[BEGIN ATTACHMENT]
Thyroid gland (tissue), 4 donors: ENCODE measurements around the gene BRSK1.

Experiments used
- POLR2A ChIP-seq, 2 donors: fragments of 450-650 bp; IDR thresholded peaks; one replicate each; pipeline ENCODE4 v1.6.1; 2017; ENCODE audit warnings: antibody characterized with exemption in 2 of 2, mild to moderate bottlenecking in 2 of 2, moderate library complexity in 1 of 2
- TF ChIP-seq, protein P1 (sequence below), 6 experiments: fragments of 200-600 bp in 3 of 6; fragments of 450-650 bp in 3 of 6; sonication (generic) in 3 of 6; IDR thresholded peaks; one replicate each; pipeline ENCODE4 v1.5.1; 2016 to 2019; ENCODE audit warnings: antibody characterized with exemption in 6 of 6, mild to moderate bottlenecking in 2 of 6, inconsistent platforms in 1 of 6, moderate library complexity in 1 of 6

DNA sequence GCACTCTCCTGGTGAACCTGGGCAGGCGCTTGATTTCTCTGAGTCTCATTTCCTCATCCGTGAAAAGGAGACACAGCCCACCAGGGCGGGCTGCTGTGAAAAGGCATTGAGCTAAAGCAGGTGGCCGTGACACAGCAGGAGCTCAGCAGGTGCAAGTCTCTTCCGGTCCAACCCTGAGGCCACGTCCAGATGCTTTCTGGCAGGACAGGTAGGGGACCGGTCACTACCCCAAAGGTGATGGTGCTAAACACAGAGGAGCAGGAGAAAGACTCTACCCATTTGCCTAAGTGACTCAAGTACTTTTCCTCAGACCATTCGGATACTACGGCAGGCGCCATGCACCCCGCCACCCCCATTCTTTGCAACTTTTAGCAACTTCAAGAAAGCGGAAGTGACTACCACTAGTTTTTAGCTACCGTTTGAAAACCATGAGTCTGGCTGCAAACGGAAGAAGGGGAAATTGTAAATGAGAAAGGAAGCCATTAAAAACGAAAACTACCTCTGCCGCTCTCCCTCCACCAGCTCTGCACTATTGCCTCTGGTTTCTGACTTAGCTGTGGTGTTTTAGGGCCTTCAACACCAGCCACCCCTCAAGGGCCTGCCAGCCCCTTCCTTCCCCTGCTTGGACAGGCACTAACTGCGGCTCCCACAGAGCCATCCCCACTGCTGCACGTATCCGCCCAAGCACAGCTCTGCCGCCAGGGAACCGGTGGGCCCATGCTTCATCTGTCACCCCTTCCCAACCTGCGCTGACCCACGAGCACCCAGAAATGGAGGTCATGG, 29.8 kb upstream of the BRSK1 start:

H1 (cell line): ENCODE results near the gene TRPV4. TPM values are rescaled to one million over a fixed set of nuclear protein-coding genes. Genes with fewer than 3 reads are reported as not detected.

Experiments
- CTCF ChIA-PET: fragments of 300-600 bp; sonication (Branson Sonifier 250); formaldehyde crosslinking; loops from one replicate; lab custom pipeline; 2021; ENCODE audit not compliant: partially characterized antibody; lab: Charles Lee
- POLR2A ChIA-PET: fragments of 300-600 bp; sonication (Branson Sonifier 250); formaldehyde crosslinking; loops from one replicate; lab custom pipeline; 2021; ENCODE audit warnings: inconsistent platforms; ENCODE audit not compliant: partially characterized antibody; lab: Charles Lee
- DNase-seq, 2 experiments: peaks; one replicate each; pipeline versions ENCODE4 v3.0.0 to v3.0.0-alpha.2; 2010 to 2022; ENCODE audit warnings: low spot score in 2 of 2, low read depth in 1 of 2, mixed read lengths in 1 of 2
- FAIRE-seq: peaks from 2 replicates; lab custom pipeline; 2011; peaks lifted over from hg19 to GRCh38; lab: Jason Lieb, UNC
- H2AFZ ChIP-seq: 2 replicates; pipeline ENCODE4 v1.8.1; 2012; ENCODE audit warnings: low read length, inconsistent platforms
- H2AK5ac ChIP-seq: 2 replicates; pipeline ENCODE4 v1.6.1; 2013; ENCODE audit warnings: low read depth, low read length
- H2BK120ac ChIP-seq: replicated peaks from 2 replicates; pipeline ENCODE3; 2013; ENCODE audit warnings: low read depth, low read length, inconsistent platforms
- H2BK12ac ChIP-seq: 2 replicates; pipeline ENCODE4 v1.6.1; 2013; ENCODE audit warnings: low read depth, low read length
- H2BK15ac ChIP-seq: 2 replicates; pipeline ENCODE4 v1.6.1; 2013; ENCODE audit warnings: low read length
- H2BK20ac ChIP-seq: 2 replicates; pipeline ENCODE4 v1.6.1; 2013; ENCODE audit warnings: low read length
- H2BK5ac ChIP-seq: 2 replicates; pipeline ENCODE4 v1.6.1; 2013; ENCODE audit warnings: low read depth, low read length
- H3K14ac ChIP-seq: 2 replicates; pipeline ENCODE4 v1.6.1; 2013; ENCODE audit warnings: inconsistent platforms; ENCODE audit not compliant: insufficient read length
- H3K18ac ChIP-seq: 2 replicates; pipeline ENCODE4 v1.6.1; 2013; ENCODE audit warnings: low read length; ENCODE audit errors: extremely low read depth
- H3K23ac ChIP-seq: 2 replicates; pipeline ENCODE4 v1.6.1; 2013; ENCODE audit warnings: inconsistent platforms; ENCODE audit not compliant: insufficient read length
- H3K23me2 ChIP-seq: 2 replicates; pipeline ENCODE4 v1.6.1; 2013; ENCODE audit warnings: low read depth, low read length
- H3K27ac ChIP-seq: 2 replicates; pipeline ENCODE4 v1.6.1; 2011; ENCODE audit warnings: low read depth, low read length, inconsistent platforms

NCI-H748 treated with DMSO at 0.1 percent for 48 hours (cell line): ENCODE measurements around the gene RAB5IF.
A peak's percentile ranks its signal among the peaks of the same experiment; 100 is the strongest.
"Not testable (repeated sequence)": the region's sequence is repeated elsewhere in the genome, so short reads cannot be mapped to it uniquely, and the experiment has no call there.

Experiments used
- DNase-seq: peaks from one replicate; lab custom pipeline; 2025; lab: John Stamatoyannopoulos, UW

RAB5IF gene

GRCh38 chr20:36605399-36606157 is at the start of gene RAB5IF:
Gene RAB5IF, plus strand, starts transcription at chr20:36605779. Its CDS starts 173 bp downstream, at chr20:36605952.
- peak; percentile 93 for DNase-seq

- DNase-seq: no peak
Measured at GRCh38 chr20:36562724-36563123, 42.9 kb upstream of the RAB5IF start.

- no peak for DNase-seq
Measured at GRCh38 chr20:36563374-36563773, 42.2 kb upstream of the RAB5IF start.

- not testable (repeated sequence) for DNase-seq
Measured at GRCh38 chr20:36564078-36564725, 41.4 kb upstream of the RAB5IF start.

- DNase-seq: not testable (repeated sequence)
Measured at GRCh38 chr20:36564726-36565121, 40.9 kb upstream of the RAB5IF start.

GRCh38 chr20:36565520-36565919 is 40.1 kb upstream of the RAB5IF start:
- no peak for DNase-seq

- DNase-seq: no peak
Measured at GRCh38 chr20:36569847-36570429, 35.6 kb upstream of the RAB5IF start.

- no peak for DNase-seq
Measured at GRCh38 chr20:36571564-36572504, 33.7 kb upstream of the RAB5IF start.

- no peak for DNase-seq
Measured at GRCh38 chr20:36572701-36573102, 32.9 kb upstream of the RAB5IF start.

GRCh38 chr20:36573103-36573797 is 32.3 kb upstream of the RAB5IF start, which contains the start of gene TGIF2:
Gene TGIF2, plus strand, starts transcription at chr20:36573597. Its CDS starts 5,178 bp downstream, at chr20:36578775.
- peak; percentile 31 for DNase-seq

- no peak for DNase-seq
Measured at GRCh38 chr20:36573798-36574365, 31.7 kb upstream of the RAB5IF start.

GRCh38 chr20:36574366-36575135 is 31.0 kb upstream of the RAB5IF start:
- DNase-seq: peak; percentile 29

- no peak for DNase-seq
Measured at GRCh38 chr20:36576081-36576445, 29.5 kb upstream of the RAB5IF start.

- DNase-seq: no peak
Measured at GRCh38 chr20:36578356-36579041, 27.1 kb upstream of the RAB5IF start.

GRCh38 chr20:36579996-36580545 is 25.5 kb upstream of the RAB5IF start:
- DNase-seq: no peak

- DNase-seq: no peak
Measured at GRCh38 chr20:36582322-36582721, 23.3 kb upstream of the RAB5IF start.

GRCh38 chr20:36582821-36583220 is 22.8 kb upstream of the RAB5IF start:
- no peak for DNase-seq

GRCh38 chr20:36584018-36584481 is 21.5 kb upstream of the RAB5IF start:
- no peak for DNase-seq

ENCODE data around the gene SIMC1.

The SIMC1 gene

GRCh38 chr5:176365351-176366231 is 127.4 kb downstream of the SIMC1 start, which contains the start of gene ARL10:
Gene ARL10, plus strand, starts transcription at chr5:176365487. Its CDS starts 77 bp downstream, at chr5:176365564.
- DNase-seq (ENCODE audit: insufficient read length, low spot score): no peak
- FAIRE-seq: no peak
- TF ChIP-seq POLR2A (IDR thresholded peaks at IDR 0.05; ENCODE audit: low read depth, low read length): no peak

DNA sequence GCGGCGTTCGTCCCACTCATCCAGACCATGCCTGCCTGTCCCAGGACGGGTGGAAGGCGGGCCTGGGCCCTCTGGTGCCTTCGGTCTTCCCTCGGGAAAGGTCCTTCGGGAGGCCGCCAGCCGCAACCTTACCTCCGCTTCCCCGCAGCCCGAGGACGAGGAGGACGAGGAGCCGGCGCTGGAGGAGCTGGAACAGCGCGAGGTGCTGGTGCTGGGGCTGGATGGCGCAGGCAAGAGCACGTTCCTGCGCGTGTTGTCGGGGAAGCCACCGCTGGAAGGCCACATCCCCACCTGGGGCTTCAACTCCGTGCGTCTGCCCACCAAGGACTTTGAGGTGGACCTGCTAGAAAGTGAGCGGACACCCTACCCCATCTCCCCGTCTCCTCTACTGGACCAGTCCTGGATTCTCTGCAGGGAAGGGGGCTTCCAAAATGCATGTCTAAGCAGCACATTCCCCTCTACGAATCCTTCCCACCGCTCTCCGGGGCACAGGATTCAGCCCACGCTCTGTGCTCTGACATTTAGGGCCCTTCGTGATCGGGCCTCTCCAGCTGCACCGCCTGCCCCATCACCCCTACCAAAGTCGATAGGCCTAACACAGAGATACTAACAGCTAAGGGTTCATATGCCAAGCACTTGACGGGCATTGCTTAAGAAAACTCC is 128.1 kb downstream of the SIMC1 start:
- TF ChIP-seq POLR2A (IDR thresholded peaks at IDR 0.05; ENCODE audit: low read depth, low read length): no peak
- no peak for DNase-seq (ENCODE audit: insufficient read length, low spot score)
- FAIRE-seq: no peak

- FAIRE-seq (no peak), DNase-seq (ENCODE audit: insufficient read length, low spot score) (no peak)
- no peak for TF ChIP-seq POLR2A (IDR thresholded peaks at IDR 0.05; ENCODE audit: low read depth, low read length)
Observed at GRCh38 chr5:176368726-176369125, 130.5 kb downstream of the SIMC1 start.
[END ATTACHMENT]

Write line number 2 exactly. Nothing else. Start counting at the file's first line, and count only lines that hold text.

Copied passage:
Experiments used